Now that we have passed the no return point of Thanksgiving and are officially in the Christmas buying season, it is time to review the opportunities and challenges of online shopping.

Shopping at the mall carries risks. Being careful to protect your credit cards and packages are things most of us do automatically. Walking to the car alone after dark with armloads of packages should send up red flags to stay aware.

Shopping online is more of a new tradition, where companies from around the world offer goods at low prices without the costs of brick and mortar businesses.

Hackers from around the planet celebrate the holidays with easy pickings from unsuspecting victims — especially Americans.

I say “especially Americans” because as I speak to groups at various conferences and events and train employees for American businesses, I find most Americans are amazed at the crime that occurs in cyberworld. They are astounded anyone would be interested in them and their paltry finances as I explain identity theft (in all its forms), bank and credit card fraud.

When I speak about the ease of cybercriminals in fleecing people in every country, eyes often get big with the realization that they are using “Password123” on all their accounts and haven’t updated anything on their computer/phone/tablet since they bought it.

Anti-malware? What’s that? Patch management? You mean letmein or my wife’s middle name (no one knows that) and our anniversary date isn’t a strong password?

I am not saying Americans are stupid. We are trusting, humble, optimistic and vulnerable. Failing or refusing to face a problem means you will never be able to solve it.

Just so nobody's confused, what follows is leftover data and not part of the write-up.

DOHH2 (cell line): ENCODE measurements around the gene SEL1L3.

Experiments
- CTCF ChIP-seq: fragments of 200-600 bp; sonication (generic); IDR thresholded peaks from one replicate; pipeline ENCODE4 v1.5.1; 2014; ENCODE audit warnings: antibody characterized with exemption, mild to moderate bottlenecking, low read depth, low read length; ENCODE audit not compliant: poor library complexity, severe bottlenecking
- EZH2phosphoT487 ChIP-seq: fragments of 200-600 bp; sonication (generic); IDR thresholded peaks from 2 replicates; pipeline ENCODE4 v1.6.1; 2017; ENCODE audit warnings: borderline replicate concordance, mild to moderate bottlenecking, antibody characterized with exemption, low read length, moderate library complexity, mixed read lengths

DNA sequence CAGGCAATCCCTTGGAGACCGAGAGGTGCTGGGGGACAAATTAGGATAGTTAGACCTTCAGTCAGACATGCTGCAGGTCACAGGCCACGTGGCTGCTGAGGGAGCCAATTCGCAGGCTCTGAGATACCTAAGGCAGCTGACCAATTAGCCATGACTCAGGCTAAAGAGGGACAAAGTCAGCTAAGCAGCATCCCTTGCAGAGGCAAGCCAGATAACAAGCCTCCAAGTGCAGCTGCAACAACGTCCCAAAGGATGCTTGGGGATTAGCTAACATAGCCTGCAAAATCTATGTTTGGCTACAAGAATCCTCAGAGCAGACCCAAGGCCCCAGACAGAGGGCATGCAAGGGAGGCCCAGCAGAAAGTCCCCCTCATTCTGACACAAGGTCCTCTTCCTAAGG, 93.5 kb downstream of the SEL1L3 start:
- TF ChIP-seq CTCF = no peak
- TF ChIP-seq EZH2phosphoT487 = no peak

On my radio program, podcasts, writings, training and speaking events I usually talk about the Big 7:

  1. Passwords should be long and strong. Don’t duplicate or reuse them, and change them every 30 to 45 days.
  2. Anti-malware: Buy the best, configure it to automatically update and do deep scans at least once each day.
  3. Patch management: Update everything (applications, operating systems, etc.) as often as possible.
  4. Multifactor, or at a minimum two-factor, authentication should be used whenever possible.
  5. Credit freezes with Equifax, Experian or Transunion credit reporting agencies should be considered.
  6. Never use public Wi-Fi. It can't be repeated enough.
  7. Daily checking of bank and credit card accounts for fraud should be part of routine.

This list is appropriate everyday throughout the year, but buying online, especially during high buying times like the holidays, brings more attention from cybercriminals.

Have the Big 7 above in place before you go anywhere.

Use credit instead of debit cards.

Don’t shop at links from emails, Facebook or anywhere else. Google the place you want to shop at, and read the URL before you go. There is a major difference between and

4. Look for the lock icon and https in the URL. Note the examples above and below. If the website you want to shop at doesn’t care enough to protect you, they do not deserve your business. Do not go to any website that does not have an SSL certificate, i.e. When you see the "s," think of secure. If you don’t see the "s," think hacker.

If you believe you are a victim of online fraud, contact the following:

Also, if you believe you have been hacked contact your local police or sheriff’s office and the FBI.

Never reveal any private information over the phone, the Internet or in an email. Never. Private information includes any financial information.

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Ron Bush consults with businesses to help them write company's Information Security Policies and Procedures and train their employees in safe practices. He can be reached at The opinions are the writer's.